Abstract Ref Number = APCP1218
Chylothorax After Cardiothoracic Surgery in Children
Retno Widyaningsih, Dimas Dwi Saputro, Rifan Fauzie, Winda Azwani, Tinuk Agung Meilany, Fikri
Respirology, Cardiology and Nutrition Working Group Harapan Kita Women and Children Hospital
Cardiology Department National Cardiac Center Harapan Kita
Background: Chylothorax, the accumulation of chyle in the pleural space, is a relatively rare cause of pleural effusion in children. It can occur as a significant problem in pediatric cardiac surgery and is associated with increased mortality, cost, and length of stay.
Case: A 2 years 7 months old male, weight 9,5 kg referred to Harapan Kita Women and Children Hospital with the chief complaint frequent sianosis since 2 weeks before hospital admission accompanied by cough with phlegm and common cold accompanied by shortness of breath. No fever. There no complaints of urinates and defecate. The patient had previous history of Tetralogy of Fallot repair surgery which later developed a complication of chylothorax 3 months earlier.
At day 1 monitoring, chest X-ray showed a minimal left pleural effusion, then patient was given ceftriaxone as a antibiotic therapy. On the 3rd day monitoring the patient got heavier shortness of breath and the chest X-ray showed the massive left pleural effusion and chest tube procedure was done. Milky liquid obtained and laboratory test consistent with the chylous. Patient assessed as a recurrent chylothorax. Medium-chain triglycerides was administerred in this patient for 5 days. Evaluation of the chylous fluid volume on the chest tube drain was done but effusion was not reduced. Subsequent monitoring was continued by administering total parenteral nutrition with ocreotide 120mcg/kg/day with target amount of drainage less than 5 ml/kg/day. After 2 weeks the volume of chylous fluid improved, but then re-increased, so decided to perform pleurodesis procedure.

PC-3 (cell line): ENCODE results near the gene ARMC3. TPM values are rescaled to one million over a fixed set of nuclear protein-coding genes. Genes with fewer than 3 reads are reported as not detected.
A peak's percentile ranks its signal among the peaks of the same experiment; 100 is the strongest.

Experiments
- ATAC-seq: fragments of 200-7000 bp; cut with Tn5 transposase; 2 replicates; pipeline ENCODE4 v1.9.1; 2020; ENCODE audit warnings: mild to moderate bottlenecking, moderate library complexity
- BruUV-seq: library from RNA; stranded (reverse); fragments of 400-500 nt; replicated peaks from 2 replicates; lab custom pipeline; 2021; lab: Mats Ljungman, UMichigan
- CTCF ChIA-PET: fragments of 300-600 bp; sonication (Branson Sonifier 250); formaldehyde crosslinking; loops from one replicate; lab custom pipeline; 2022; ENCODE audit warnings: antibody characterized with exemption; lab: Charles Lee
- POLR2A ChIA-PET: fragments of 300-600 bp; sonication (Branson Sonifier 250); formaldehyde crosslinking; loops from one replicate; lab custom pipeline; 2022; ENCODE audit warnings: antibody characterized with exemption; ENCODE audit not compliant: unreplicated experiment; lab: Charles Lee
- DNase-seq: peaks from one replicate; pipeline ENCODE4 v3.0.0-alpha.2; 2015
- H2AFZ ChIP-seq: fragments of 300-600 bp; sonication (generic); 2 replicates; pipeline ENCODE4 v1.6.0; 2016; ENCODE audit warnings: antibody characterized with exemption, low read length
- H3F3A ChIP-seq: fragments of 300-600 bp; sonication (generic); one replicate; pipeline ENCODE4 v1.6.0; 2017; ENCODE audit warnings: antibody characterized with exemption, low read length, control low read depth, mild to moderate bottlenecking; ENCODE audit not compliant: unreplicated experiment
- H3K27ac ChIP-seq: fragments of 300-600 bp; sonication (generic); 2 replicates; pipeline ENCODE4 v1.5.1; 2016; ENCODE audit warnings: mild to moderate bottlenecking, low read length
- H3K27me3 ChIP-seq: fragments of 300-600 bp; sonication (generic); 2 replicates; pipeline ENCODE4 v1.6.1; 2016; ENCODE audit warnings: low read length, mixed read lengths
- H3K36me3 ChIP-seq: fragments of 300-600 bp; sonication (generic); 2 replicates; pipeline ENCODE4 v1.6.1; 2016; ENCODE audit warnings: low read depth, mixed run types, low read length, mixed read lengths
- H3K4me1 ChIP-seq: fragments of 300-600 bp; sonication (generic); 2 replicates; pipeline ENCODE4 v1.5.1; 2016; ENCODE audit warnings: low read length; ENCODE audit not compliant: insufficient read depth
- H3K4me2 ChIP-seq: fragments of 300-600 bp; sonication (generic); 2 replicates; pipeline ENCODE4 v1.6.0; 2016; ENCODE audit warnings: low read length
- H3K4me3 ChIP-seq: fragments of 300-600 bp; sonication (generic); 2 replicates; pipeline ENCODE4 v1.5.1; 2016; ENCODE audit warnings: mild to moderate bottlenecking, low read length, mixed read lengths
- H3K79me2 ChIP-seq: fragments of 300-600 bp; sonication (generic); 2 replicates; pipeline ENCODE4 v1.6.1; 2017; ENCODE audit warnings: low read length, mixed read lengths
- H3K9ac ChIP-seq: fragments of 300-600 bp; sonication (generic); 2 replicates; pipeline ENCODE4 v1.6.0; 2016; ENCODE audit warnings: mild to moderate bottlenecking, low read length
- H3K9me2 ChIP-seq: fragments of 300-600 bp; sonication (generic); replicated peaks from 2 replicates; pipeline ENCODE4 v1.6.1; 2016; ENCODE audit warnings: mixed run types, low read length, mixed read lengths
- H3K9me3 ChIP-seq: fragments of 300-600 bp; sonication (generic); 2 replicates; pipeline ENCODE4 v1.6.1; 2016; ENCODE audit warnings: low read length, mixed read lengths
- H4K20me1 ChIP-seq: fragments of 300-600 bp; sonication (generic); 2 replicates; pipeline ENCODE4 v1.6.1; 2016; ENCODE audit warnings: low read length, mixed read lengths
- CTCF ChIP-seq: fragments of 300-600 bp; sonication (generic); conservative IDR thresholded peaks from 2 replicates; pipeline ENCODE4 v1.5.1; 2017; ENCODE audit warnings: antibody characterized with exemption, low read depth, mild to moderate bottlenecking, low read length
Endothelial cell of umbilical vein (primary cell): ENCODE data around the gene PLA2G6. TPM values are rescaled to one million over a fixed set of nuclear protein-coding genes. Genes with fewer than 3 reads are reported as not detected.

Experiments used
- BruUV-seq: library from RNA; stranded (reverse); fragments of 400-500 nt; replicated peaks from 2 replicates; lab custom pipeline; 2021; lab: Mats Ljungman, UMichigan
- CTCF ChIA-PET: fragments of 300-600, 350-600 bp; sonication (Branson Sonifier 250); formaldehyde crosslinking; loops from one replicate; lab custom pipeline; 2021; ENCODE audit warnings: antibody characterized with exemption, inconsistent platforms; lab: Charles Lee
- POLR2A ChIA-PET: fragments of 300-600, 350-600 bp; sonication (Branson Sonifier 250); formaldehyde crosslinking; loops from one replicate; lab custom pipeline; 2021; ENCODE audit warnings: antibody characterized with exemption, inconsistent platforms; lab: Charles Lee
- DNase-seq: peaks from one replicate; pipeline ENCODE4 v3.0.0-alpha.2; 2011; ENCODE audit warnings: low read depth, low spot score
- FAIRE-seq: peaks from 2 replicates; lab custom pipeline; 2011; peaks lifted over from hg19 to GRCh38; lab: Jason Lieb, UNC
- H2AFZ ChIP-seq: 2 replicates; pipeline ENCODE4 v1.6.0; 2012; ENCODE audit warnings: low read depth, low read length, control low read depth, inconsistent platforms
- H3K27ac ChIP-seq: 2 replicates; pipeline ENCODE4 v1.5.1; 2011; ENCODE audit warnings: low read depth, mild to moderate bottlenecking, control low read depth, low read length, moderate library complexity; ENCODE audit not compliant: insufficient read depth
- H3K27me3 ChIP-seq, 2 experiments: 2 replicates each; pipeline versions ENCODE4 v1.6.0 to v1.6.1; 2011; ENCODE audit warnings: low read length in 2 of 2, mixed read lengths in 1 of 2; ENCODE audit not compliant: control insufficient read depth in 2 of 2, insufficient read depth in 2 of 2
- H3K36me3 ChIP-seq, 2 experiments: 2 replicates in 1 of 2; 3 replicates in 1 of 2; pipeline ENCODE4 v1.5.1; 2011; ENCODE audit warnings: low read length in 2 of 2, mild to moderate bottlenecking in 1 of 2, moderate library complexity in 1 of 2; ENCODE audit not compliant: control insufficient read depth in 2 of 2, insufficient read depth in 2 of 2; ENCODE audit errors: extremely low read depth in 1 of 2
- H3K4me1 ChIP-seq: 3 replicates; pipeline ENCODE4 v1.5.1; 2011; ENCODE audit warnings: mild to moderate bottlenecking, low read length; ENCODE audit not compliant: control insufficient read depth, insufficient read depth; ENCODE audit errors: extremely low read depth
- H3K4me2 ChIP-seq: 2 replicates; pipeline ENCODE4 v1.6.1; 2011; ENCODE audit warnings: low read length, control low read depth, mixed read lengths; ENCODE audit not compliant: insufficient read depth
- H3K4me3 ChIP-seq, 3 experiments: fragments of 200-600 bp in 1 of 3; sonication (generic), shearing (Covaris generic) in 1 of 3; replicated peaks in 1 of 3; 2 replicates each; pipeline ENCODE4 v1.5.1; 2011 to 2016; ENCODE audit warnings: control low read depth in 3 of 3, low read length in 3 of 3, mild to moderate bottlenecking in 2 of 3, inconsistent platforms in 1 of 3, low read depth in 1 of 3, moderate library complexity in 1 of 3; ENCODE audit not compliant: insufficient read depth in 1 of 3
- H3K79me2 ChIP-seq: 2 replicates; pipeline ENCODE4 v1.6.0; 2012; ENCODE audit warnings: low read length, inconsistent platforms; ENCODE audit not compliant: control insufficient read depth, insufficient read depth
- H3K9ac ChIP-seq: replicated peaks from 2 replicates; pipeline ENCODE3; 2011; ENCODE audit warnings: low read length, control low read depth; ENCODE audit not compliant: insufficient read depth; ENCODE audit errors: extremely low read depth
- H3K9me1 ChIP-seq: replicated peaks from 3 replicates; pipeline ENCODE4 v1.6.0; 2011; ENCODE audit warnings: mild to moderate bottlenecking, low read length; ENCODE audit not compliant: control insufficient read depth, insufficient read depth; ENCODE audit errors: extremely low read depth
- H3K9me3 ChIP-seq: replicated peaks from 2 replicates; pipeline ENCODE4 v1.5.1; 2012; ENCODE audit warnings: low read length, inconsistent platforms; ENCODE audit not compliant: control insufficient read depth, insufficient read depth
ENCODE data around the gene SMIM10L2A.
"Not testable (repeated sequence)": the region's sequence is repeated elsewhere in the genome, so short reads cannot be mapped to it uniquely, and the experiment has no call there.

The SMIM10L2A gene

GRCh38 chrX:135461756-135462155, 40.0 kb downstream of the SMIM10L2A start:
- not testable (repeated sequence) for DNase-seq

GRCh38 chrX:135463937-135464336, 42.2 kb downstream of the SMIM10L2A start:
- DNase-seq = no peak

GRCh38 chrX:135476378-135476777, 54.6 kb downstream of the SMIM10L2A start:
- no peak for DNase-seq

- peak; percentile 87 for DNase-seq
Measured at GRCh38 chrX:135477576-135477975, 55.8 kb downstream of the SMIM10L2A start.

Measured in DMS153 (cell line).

Learning Points: Chylothorax increases duration of hospitalization after cardiovascular surgery in children. It can cause significant respiratory morbidity, as well as lead to malnutrition and immunodeﬁciency. Thus, a chylothorax requires timely diagnosis and treatment. Nutritional strategies remain the cornerstone for management of chylothorax.
Keywords: chylothorax chest tube drainage medium-chain triglycerides